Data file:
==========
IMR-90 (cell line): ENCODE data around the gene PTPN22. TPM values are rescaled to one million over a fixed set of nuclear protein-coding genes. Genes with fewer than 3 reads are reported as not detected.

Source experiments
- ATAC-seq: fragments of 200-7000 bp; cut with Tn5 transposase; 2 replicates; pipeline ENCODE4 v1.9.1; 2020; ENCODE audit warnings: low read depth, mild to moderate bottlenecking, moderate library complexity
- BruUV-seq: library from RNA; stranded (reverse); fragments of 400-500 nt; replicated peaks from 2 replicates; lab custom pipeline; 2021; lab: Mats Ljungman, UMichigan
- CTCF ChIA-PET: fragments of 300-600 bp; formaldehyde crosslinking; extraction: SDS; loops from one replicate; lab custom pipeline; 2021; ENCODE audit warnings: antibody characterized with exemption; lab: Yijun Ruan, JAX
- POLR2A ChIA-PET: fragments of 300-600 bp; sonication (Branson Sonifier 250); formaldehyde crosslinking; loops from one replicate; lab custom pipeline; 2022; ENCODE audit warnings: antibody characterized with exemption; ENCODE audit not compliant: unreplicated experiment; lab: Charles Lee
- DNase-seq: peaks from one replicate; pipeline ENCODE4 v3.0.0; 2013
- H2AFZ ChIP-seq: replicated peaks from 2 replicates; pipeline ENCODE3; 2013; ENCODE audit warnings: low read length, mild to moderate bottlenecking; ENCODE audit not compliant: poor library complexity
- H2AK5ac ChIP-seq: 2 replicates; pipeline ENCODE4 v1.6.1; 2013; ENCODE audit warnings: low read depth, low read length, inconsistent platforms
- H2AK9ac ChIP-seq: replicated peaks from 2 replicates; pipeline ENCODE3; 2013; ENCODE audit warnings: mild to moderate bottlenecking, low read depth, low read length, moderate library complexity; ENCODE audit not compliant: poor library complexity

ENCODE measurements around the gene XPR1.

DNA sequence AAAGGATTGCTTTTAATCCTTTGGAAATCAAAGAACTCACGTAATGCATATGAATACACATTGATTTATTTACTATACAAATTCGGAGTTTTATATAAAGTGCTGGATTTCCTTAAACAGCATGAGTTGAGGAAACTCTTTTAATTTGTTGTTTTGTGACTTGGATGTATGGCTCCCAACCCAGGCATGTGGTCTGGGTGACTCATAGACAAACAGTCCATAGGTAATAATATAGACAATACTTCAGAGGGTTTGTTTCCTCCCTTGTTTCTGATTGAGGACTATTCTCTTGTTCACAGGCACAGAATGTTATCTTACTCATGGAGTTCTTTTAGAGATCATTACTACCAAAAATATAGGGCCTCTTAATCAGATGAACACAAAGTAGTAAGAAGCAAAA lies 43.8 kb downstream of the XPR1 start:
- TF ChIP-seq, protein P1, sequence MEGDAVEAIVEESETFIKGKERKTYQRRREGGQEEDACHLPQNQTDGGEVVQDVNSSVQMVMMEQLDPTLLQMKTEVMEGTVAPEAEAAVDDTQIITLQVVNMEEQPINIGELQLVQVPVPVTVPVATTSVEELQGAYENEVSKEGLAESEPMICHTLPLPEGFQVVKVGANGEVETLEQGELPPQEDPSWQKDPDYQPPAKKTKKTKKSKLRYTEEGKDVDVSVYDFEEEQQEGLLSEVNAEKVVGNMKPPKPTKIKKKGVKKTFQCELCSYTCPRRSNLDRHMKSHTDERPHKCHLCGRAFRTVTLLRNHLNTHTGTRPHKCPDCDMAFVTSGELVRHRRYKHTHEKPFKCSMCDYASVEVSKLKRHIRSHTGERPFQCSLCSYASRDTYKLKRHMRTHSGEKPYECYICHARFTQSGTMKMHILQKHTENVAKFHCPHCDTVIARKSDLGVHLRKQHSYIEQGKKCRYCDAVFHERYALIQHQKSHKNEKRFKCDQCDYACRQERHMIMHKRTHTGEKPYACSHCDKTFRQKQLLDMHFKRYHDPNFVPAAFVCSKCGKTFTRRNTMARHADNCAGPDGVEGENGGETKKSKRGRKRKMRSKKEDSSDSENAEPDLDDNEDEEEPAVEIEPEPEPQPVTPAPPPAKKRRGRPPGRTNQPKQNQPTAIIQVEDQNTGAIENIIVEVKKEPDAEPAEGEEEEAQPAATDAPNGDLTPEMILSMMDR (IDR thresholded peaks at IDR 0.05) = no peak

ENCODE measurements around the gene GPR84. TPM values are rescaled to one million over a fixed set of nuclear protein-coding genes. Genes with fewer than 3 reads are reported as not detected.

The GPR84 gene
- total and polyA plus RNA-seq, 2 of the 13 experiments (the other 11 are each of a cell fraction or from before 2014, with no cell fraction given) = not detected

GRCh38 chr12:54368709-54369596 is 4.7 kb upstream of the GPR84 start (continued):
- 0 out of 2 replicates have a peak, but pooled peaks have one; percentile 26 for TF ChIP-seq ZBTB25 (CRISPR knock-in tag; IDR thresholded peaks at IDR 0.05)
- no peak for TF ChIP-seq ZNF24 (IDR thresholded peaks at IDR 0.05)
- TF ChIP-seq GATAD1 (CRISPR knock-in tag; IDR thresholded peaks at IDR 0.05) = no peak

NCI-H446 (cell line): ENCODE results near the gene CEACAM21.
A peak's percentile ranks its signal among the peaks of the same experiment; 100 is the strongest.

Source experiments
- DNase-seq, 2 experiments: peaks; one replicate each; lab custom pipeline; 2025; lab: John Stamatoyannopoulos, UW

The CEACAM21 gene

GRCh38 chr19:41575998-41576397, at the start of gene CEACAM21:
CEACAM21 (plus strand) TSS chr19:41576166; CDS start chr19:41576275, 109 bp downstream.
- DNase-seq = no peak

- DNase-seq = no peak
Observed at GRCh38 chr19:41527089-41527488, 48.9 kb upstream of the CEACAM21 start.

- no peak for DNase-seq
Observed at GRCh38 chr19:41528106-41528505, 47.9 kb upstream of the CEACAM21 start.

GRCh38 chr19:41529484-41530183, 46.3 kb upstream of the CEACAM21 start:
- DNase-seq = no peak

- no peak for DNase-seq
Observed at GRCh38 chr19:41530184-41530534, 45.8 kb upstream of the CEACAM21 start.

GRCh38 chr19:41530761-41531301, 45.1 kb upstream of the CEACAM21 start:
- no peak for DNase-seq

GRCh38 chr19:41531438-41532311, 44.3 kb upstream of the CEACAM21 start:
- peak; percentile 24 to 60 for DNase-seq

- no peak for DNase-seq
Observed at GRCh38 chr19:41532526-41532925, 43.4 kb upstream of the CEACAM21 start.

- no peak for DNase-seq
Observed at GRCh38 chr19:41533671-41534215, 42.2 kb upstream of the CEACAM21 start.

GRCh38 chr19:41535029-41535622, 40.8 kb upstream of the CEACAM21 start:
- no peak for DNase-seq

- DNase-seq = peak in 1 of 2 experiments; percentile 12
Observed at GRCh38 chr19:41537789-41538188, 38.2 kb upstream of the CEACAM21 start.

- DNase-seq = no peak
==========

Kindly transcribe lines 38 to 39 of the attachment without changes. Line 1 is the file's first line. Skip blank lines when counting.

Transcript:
- no peak for DNase-seq

GRCh38 chr19:41531438-41532311, 44.3 kb upstream of the CEACAM21 start: